Food

Bethesda’s Yin Yankee Bites the Dust

After four months, the oceanic-themed dining room—with its over-the-top maki, cornily-named cocktails, and cheesecake spring rolls—has closed.

In the mood for Yin Yankee’s crab chop? You can still find it in Annapolis. Photograph by Stacy Zarin-Goldberg.

In the annals of cursed restaurant spaces, the cavernous dining room at 4936 Fairmont Avenue in downtown Bethesda is a doozy. In the past six years, it’s been home to the Fairmont Bar & Dining, Toritos Mexican Grill, Bistro Asiatique, and most recently, the second location of Annapolis fusion-sushi restaurant Yin Yankee, which opened in May. But sadly, the Bethesda Yin Yankee is now in the past tense, too.

According to general manager Nancy Mola, head chef—sorry, he prefers gastronaut—Jerry Trice is back at the original Annapolis kitchen and the Fairmont Avenue space is already on the block. And while the over-the-top marine-themed dining room (seriously, you could just picture Daryl Hannah floating through in full mermaid regalia) never seemed quite right for this quiet suburban street—many neighborhood families looked mildly alarmed when the drum ’n’ bass was pumped up in the middle of dinner—we’ll miss some of Trice’s unabashed creativity. Namely, the Serrano-ham-and-crab chowder, the chili-dusted fried calamari, and the noodle bowls with pineapple and tofu or lobster and grapefruit. Lucky for us, though, they’re all on the menu in Annapolis.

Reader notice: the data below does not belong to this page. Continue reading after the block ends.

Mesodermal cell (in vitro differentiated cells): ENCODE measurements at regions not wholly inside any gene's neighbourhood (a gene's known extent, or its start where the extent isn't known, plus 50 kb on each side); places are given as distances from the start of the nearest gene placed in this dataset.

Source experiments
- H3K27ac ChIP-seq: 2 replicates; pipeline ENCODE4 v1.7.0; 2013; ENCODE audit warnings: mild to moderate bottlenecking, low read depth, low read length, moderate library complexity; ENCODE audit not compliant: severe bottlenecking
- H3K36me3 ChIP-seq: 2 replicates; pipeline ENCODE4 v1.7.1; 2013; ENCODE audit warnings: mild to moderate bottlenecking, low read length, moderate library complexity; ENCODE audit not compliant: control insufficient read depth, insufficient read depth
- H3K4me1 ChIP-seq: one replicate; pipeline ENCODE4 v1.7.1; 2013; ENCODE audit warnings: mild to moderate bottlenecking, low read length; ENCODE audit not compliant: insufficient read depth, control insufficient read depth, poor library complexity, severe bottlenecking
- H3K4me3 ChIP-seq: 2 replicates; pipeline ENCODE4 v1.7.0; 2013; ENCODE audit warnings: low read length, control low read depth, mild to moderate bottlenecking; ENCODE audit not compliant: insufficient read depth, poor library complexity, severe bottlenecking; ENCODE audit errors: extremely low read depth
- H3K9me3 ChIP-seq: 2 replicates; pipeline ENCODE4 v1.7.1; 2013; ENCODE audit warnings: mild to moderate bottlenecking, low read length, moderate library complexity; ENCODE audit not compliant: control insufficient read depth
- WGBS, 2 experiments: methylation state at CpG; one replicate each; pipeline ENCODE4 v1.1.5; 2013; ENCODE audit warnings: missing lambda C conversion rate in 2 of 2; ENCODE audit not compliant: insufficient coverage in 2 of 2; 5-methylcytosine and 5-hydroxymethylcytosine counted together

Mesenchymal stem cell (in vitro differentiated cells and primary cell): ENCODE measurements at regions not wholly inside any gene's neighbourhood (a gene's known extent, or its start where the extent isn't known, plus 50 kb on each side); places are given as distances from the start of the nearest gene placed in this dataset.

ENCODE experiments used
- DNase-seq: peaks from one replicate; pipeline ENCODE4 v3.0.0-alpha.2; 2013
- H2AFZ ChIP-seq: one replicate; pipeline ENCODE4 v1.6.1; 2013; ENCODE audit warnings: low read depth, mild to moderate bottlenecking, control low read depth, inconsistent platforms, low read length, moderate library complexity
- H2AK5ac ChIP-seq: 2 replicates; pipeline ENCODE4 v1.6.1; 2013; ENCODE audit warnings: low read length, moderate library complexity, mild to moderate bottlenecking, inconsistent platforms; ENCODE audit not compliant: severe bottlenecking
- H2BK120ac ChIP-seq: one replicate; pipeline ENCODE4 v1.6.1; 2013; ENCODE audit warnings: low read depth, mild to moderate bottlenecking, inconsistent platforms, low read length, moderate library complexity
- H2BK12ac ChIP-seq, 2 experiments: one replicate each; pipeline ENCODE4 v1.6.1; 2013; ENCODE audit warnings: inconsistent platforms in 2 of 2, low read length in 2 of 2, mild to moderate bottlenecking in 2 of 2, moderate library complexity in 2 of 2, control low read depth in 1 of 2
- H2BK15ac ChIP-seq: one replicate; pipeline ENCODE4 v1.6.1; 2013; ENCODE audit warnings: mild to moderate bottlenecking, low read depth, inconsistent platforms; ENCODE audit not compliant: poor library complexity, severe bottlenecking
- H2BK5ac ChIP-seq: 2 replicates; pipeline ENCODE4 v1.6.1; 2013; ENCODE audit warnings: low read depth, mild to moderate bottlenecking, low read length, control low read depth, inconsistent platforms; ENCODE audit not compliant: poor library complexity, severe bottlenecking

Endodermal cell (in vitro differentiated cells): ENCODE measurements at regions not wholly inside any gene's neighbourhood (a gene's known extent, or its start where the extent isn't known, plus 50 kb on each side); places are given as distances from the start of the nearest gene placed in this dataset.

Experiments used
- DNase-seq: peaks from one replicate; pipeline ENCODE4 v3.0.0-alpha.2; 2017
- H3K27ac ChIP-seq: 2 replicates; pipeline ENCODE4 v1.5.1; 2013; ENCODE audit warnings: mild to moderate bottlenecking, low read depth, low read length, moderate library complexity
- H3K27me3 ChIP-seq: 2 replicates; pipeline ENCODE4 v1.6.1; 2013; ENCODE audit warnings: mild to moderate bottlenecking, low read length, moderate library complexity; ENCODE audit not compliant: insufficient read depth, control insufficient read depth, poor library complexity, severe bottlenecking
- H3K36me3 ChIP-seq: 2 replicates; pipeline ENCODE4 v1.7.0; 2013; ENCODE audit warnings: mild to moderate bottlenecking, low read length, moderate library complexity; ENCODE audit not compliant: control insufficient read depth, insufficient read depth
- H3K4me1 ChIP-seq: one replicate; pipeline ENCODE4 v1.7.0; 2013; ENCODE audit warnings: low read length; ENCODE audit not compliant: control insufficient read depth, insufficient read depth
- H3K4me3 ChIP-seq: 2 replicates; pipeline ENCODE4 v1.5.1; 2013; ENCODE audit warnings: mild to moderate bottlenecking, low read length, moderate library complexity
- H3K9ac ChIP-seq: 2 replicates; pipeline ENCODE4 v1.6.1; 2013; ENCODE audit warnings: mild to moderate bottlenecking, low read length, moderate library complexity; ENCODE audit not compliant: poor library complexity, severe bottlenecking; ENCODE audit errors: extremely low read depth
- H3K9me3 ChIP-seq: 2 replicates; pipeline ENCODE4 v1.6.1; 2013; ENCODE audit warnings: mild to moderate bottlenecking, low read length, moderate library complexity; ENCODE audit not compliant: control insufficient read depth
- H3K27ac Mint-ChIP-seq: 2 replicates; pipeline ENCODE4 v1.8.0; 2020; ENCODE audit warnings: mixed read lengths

Yin Yankee, 105 Main St., Annapolis; 410-268-8703; yinyankee.com.

  

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Ann Limpert
Executive Food Editor/Critic

Ann Limpert joined Washingtonian in late 2003. She was previously an editorial assistant at Entertainment Weekly and a cook in New York restaurant kitchens, and she is a graduate of the Institute of Culinary Education. She lives in Logan Circle.